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Chiquita rejects Brazilian buyout offer

Chiquita Brands Offer
Amy Sancetta - AP
FILE - In this Aug. 3, 2005 file photo, Chiquita bananas are on display at a grocery store in Bainbridge, Ohio. Chiquita Brands on Monday, Aug. 11, 2014 received an approximately $611 million buyout offer from investment firm Safra Group and agribusiness and juice company Cutrale Group. (AP Photo/Amy Sancetta, File)

More Information

  • Brazilian firms offer cash in Chiquita deal
  • Stock quote: Chiquita
  • Chiquita’s letter to Safra and Cutrale

    Here is the full text of the letter Chiquita’s board of directors sent to two Brazilian companies on Thursday.

    “Michael Rubinoff

    On behalf of the Cutrale Group and the Safra Group

    Dear Mr. Rubinoff,

    We are writing in response to your letter of August 11, 2014, proposing that, subject to due diligence, negotiation of definitive agreements, and other conditions, the Cutrale Group and the Safra Group would acquire all of the outstanding common stock of Chiquita at a price of $13.00 per share in cash.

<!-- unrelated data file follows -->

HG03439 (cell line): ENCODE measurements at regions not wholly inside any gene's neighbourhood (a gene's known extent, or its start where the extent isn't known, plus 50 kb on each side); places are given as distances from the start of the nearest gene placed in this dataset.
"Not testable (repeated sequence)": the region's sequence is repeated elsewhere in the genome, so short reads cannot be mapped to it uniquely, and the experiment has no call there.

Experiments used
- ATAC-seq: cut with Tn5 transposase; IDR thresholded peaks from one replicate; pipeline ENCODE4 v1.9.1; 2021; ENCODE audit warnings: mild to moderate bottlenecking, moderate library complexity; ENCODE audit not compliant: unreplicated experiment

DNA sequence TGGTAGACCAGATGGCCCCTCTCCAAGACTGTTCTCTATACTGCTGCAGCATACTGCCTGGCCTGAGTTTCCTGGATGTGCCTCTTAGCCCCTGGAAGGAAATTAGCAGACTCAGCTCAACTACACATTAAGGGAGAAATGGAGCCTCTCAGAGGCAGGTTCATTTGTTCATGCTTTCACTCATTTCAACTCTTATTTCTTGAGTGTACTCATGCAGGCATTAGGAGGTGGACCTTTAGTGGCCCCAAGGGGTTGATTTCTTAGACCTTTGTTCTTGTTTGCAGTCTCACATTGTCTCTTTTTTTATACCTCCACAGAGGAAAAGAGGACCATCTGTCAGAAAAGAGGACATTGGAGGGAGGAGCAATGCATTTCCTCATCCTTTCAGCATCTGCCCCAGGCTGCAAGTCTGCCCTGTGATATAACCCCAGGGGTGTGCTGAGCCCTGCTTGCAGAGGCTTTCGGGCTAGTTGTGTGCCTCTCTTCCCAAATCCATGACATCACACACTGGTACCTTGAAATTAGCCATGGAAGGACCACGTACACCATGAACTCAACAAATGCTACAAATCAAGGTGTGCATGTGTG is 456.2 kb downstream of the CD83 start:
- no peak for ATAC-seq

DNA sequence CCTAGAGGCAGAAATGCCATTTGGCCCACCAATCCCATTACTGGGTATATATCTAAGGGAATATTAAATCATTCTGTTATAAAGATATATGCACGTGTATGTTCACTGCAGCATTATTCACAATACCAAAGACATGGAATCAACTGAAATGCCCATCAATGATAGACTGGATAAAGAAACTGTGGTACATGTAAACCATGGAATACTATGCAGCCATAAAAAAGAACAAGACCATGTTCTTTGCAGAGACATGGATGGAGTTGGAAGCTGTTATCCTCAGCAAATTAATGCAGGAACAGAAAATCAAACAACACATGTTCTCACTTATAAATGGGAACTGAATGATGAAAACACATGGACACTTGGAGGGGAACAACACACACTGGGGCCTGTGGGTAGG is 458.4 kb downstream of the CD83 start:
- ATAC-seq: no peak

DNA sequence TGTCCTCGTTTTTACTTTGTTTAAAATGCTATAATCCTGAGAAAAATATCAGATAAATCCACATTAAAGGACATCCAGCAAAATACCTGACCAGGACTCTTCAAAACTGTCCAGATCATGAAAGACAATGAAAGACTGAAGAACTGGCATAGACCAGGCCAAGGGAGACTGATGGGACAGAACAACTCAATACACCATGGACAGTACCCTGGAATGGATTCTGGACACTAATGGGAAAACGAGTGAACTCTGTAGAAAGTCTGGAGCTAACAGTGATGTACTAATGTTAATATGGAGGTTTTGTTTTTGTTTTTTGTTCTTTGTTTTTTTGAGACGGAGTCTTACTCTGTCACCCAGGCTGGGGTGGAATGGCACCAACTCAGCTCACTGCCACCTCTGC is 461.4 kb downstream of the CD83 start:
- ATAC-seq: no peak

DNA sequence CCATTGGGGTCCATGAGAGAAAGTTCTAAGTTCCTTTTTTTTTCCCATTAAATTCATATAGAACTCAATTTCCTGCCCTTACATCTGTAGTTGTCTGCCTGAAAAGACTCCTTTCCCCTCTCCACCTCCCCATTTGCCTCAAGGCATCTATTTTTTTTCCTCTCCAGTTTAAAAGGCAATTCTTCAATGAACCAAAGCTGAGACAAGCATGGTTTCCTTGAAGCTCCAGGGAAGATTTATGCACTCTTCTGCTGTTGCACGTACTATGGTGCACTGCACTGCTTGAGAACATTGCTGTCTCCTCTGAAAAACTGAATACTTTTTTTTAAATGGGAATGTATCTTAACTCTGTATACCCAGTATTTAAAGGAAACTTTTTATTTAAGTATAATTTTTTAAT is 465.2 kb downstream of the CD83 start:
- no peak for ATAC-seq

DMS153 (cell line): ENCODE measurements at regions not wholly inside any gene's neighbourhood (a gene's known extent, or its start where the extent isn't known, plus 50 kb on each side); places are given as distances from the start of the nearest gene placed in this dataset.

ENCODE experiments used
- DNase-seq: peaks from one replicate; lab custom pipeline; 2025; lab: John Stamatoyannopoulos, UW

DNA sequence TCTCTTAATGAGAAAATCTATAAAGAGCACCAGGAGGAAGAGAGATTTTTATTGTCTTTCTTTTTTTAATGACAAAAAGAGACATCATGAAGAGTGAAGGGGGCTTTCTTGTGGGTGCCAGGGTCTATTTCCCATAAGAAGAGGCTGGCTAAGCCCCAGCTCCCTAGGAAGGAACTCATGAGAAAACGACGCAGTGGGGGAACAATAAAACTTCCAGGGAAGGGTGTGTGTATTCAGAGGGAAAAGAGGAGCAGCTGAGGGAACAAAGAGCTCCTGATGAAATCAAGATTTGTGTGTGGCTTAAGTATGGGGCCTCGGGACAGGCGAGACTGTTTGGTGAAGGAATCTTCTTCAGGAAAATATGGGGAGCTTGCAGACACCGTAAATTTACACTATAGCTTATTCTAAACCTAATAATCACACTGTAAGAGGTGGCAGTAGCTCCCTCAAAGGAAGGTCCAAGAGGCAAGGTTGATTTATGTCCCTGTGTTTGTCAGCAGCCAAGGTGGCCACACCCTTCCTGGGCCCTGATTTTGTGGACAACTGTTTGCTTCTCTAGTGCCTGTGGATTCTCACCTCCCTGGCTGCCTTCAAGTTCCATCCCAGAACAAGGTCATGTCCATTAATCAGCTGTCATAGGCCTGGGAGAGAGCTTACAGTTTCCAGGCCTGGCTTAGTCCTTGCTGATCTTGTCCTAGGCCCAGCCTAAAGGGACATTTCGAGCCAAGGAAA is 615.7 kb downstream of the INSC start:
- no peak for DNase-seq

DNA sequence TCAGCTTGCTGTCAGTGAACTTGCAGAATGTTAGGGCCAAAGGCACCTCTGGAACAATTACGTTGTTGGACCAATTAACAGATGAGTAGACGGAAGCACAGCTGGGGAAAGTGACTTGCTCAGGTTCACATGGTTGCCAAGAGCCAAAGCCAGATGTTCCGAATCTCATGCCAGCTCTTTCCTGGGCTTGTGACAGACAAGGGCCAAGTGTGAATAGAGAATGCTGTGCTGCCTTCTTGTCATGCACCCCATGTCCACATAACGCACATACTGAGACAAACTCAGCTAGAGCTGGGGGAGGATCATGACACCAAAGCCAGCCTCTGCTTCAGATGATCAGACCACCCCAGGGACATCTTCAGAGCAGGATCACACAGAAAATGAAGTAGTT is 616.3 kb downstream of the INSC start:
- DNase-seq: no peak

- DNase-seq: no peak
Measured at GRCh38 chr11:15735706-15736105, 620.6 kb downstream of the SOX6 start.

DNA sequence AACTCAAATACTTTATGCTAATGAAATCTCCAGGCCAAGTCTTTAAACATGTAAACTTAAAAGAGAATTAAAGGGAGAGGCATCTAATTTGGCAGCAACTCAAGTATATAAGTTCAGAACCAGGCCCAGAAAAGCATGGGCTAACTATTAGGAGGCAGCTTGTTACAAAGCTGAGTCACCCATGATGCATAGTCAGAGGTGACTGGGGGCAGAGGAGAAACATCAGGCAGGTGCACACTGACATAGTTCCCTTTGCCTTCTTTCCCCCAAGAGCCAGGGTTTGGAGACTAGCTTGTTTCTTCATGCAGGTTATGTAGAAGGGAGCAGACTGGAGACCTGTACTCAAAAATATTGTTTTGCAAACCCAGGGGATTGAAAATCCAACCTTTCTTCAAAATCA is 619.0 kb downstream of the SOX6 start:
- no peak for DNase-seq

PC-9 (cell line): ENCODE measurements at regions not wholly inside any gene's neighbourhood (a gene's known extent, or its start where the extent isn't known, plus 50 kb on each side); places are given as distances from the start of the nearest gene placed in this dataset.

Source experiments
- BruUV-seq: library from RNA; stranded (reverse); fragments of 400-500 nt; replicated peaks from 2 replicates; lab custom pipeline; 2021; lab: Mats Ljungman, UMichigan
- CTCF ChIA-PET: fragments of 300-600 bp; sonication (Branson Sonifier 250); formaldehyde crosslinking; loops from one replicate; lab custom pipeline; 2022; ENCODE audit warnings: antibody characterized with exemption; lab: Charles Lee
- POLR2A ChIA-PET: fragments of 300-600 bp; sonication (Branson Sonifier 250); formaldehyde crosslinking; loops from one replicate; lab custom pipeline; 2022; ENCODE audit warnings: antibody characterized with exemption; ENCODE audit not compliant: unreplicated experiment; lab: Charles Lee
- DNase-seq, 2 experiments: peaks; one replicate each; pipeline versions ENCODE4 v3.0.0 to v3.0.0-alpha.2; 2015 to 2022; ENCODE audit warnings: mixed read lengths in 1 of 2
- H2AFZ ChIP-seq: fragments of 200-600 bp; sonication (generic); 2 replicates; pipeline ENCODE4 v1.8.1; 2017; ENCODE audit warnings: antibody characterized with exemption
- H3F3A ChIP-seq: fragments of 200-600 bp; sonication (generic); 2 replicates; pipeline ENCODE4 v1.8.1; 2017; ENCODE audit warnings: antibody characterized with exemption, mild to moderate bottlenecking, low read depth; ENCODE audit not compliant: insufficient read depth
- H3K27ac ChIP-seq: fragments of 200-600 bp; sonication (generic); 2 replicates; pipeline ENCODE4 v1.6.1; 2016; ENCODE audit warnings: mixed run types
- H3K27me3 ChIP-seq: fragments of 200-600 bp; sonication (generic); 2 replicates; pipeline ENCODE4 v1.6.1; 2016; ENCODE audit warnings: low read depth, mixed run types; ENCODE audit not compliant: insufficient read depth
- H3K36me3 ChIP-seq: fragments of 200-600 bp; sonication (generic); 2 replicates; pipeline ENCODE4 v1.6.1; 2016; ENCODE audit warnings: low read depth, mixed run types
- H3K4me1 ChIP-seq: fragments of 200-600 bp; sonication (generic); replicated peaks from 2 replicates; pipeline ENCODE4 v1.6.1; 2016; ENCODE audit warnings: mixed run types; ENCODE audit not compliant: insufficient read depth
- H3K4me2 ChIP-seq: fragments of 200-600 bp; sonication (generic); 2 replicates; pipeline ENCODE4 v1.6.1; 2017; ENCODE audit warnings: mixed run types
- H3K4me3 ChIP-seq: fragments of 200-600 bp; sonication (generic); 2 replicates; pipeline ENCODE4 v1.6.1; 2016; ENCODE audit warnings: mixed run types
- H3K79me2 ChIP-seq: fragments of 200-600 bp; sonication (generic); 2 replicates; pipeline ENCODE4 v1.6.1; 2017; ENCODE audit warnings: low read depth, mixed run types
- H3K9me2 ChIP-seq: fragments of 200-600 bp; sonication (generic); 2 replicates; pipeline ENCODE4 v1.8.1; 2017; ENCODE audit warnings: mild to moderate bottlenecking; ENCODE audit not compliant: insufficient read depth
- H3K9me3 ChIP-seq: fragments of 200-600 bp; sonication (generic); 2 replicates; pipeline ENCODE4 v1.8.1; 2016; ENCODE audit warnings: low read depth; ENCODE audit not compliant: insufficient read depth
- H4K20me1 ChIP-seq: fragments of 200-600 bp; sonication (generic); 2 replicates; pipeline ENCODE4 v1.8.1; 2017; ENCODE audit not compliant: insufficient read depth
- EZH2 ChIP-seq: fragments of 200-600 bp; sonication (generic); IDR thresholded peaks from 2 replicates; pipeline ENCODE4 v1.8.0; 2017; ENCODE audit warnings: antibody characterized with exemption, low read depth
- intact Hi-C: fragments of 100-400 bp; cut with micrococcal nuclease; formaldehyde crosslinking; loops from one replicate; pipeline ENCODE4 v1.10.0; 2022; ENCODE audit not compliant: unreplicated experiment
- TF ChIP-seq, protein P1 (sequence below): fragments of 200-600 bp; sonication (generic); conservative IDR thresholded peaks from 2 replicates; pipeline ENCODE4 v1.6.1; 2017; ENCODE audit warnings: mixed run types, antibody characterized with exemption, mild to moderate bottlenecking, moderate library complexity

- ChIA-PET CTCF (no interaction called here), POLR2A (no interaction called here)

After careful consultation with our legal and financial advisors, our Board of Directors has unanimously concluded that the Cutrale Group and the Safra Group's offer of $13.00 per share is inadequate and not in the best interests of Chiquita shareholders. Having made such a determination, Chiquita has determined not to furnish information to, and have discussions and negotiations with, the Cutrale Group and the Safra Group at this time.

    The Board continues to strongly believe in the strategic merits and value provided by the proposed transaction with Fyffes.

    Sincerely,

    Kerrii B. Anderson

    Chairwoman of the Board of Directors

    Edward F. Lonergan

    President and Chief Executive Officer”

    The response from Cutrale and Safra